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Sugar Industry in India
This article deals with the ‘Sugar Industry (in India and World).’ This is part of our series on ‘Geography’, which is an important pillar of the GS-1 syllabus. For more articles, you can click here.
India is the world’s second-largest sugarcane producer, and sugarcane stands as its most crucial cash crop. In addition to yielding sugar, jaggery, and khandsari, it furnishes molasses for the alcoholic beverage sector and bagasse for the paper manufacturing industry.
1. Raw material
- The sucrose content in sugarcane starts to decrease as time passes after harvesting, making it imperative for the sugar to be extracted within 24 hours to achieve better recovery. As a result, the ideal location for sugar mills would be close to the sugarcane fields to minimize transportation time and maximize sucrose content preservation.
2. Weight loss
- The weight loss of sugarcane during processing is significant, with sugar accounting for around 10% of the total bulky sugarcane. This high weight loss further underscores the importance of situating sugar mills near the source of raw material, as it reduces transportation costs and logistical challenges associated with moving large quantities of sugarcane over long distances.
Sugar Mill & Sugar Refinery : 2 Separate Location Principles
The core unit of the Sugar Industry is the sugar mill, a facility where sugarcane undergoes a series of processes to yield various forms of sugar products.
|Sugar juice + boiling =brown sugar
|Raw Coarse Brown Sugar, Bagasse and Molasses
|Regarding the location of sugar mills, they are strategically placed in close proximity to sugar-farming areas to minimize the transportation costs of raw sugarcane. This proximity ensures freshly harvested sugarcane can be quickly transported to the mill for processing, minimizing transportation time and maximizing sucrose content preservation. E.g. in Uttar Pradesh, Maharahstra, South Gujarat.
Sugar Refinery transforms the raw coarse brown sugar obtained from sugar mills into refined sugars of various grades, including brown and white sugars.
|Raw Coarse Brown Sugar (from sugar mill)
|Raw Sugar is refined
|Brown and White sugars of various grades.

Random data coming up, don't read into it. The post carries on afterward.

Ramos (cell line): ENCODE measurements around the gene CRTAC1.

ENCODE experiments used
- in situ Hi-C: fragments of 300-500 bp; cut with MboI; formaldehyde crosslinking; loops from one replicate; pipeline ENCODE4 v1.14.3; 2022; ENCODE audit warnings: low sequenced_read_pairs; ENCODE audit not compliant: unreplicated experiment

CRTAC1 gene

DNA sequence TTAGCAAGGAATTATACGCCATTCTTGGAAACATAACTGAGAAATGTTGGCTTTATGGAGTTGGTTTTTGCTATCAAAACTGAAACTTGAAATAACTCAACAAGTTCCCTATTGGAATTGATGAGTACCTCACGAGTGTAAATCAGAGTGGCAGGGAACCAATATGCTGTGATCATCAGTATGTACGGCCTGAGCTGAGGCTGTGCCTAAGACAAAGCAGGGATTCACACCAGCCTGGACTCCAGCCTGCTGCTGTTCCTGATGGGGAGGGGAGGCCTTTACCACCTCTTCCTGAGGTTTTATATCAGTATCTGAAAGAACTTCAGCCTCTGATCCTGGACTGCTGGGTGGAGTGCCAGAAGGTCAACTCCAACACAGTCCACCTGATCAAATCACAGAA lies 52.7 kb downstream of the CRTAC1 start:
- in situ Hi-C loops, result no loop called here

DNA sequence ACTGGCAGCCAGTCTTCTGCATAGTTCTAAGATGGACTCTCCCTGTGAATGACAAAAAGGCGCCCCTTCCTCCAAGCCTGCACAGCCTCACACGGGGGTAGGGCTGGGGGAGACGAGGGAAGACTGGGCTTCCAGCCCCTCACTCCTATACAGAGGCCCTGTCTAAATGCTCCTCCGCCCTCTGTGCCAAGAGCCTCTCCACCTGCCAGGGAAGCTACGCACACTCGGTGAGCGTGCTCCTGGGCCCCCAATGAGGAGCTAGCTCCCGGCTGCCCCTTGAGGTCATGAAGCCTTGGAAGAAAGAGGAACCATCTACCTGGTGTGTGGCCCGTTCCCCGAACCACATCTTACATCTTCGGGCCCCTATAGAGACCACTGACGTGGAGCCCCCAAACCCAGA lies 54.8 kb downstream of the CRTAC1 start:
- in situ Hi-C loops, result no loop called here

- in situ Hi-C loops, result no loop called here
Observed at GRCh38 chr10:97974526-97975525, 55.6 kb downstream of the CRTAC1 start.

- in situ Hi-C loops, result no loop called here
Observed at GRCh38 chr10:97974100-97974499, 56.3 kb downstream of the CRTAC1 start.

|Sugar refineries are strategically located near their target markets. By situating the refineries close to major urban centres or food processing industries, the sugar industry can effectively supply its products to various sectors of the economy, including food and beverage production, confectionery, and other consumer goods.
Cuba is the Sugar Bowl of the world. WHY?
The following factors contribute to Cuba’s remarkable success in the sugar industry.
- Cuba’s high temperatures and the prevalence of the northeast trade winds create an ideal environment for sugarcane cultivation.
- The fertile calcareous soil in Cuba allows sugarcane crops to thrive and ensures that multiple harvests can be obtained within a year.
- The influx of American capital following the Spanish-American War in the late 19th century facilitated modernization, technological advancements, and increased efficiency in sugar production.
- Cuba has a strategic geographic location due to its proximity to the United States and its relatively short distance from northwest Europe.
- Slave labour was used to cultivate sugarcane, resulting in significant production.
- Before the rise of Fidel Castro, the main market for Cuba’s sugar exports was the United States.
- After the Cuban Revolution, the focus shifted towards other markets, such as the Soviet Union, and the country experimented with cooperative and collective models of sugar production.
USA is a major producer of sugar?
Sugar production is primarily concentrated in two distinct regions: Louisiana and Hawaii.
- Subtropical climate is conducive to sugarcane cultivation.
- Earlier, cheap labour was available. Later, they invested in automated harvesting machines and precision agriculture techniques.
- Hawaii’s islands’ volcanic soils are suitable for sugarcane cultivation.
- Historically, Hawaii’s sugar industry relied heavily on immigrant labour, including Japanese, Chinese, Filipino, and Portuguese workers. Later, they invested in Mechanized methods like combine harvesters and automated irrigation systems.
Other Producers: Mauritius and Fiji
Soil and Climate
- Soil is favourable for sugarcane cultivation
- Wet Climate favours sugarcane plantations.
- Indentured labourers played a crucial role in establishing and sustaining the sugar industry in these island nations.
Sugar Industry in India
- In India, the sugar industry holds significant prominence as it leads the world in the production of both sugarcane and cane sugar.
- Besides, khandasari and gur or jaggery are also prepared from sugarcane.
- This industry directly employs 4 lakh persons.
- Development of the industry on modern lines dates back to 1903 when a sugar mill was started in Bihar. Subsequently, sugar mills were started in other parts of Bihar and Uttar Pradesh. In 1950-51, 139 factories were in operation. The number of sugar factories rose to 662 in 2010-11.
Concentration of Sugar Mills in India
The sugar industry in India is geographically diverse, with various regions contributing significantly to its production.
- Maharashtra stands out as the largest sugar producer, accounting for over one-third of the country’s total output.
- The sugar
industry in Maharashtra is concentrated in the following regions
- Western Maharashtra’s river valleys
- Sangli, Solapur and Satara